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Getting help can be a very difficult process. It takes a lot of strength to recognize that you need help, and even more courage to reach out and accept support. Still, admitting that you have a problem is one of the bravest things you can do for yourself and your recovery.

Accepting help requires you to reprioritize your life by putting your health and well-being first. As you navigate these major life changes, you may encounter resistance from the people who are in your life. This is why it is essential to set reasonable boundaries and to learn the rules of recovery. 

You have made an important choice to learn to live a sober life. It can be beneficial to recognize some tips to help you along the way.

Why It Matters: Healthy Goals and Healthy Limits

You may be wondering why setting limits matters for your recovery. After all, you got here because you knew you had a problem and you wanted to learn how to fix it. After all, it was your own choice to seek treatment and get well.

It is no secret that you are influenced by the people around you. Many times, this influence is positive. Eating fresh-baked cookies at grandma’s house, friendly smiles from coworkers, hugs and greetings with friends, and the spark of romance with your partner are all positive connections you make with other people.

Sometimes the connections you have with other people can become toxic in your life. Not all influences are positive influences. In treatment and recovery, it is important to identify bad influences in both existing and potential relationships and to set reasonable boundaries to keep these influences from interfering with your life moving forward.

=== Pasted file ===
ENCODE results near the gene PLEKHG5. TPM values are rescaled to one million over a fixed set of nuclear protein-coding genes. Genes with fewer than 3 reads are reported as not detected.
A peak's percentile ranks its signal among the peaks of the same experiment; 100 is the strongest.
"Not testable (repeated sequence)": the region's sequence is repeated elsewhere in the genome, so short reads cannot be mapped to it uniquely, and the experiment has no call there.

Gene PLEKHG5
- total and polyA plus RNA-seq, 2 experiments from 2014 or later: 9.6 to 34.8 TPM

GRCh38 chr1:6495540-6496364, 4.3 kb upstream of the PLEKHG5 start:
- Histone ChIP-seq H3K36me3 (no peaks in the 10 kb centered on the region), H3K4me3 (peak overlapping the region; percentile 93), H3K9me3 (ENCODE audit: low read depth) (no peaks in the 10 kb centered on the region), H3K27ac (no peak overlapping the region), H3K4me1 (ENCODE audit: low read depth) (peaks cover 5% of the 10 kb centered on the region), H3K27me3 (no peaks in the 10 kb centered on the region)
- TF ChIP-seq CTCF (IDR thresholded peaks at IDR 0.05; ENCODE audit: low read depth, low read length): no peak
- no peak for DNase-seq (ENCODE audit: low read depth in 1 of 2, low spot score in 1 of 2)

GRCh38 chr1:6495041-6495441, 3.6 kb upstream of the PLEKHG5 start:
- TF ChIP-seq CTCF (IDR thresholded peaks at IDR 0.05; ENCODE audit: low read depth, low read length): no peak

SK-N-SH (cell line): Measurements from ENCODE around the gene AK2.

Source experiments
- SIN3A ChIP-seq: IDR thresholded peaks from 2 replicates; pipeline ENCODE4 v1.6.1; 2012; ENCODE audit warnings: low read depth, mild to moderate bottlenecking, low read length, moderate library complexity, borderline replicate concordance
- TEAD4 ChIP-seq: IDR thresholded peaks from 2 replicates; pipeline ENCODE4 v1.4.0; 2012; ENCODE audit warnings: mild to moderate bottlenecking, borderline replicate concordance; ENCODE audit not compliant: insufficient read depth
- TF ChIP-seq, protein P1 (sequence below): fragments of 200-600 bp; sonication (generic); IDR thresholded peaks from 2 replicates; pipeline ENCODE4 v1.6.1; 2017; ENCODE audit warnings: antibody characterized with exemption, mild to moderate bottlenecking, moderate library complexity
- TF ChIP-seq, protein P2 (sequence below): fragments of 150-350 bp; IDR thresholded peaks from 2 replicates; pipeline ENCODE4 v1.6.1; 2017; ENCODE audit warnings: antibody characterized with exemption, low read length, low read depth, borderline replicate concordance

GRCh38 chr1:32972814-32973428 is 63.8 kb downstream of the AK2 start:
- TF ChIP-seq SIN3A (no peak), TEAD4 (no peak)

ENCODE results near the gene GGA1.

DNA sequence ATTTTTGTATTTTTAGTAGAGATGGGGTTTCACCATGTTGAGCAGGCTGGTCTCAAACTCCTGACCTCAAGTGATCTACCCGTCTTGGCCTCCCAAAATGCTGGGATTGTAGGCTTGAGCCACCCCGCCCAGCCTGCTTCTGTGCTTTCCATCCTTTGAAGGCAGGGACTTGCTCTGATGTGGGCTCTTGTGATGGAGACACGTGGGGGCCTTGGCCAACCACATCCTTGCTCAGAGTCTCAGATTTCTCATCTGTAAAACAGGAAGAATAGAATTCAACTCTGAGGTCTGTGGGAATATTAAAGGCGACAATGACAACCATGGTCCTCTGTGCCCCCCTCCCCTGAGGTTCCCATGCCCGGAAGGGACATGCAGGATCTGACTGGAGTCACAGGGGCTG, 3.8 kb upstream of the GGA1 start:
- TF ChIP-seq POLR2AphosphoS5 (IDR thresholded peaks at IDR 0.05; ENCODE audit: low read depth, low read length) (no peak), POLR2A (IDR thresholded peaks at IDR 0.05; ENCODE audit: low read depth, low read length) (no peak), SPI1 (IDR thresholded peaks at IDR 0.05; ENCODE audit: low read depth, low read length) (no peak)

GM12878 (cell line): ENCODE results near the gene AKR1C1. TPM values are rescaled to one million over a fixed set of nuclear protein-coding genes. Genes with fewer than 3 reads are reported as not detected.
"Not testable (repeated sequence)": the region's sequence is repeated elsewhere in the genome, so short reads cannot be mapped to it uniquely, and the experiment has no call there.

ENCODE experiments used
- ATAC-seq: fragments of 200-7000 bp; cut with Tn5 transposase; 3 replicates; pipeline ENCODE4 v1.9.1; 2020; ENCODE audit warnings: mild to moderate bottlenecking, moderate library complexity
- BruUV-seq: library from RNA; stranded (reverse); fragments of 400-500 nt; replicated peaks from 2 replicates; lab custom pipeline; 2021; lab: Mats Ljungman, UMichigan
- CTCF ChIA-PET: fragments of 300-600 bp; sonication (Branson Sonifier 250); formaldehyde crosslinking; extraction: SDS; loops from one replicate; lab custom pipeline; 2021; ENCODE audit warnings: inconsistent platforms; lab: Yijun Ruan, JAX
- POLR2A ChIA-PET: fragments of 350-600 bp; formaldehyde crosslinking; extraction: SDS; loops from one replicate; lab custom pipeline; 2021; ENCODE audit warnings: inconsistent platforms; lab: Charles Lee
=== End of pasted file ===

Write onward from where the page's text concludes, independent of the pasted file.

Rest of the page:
After all, the goal of recovery is to achieve and maintain lifelong sobriety. In doing so, you can experience the wonderful world around you and sustain the happiness and contentment you dream about.

Setting Boundaries: Rules to Live By

Being able to set reasonable limits may seem like a hard task, but it is easier than you might think. Perhaps a parental figure in your life told you not to spoil your dinner. At the time, you may not have liked it, but as an adult, you can see the value in setting that boundary.

Just as your parental figure cared about you, now is the time to care about yourself. Setting boundaries is about respecting yourself and putting yourself first. Remember, this is not about limiting other people, but rather exploring your ability to create a healthier life.

Try writing your boundaries down on paper and explain why you feel you need to set that limit. When you read it back to yourself, you will begin to understand that you are being completely reasonable. Share your goals and your limits with the people you care about and be upfront about it. Your loved ones will understand. 

Finding Confidence in Better Choices

Setting boundaries is a healthy choice you can make in recovery because it encourages you to honor your needs. It is important to recognize boundary-setting as a practice of self-love.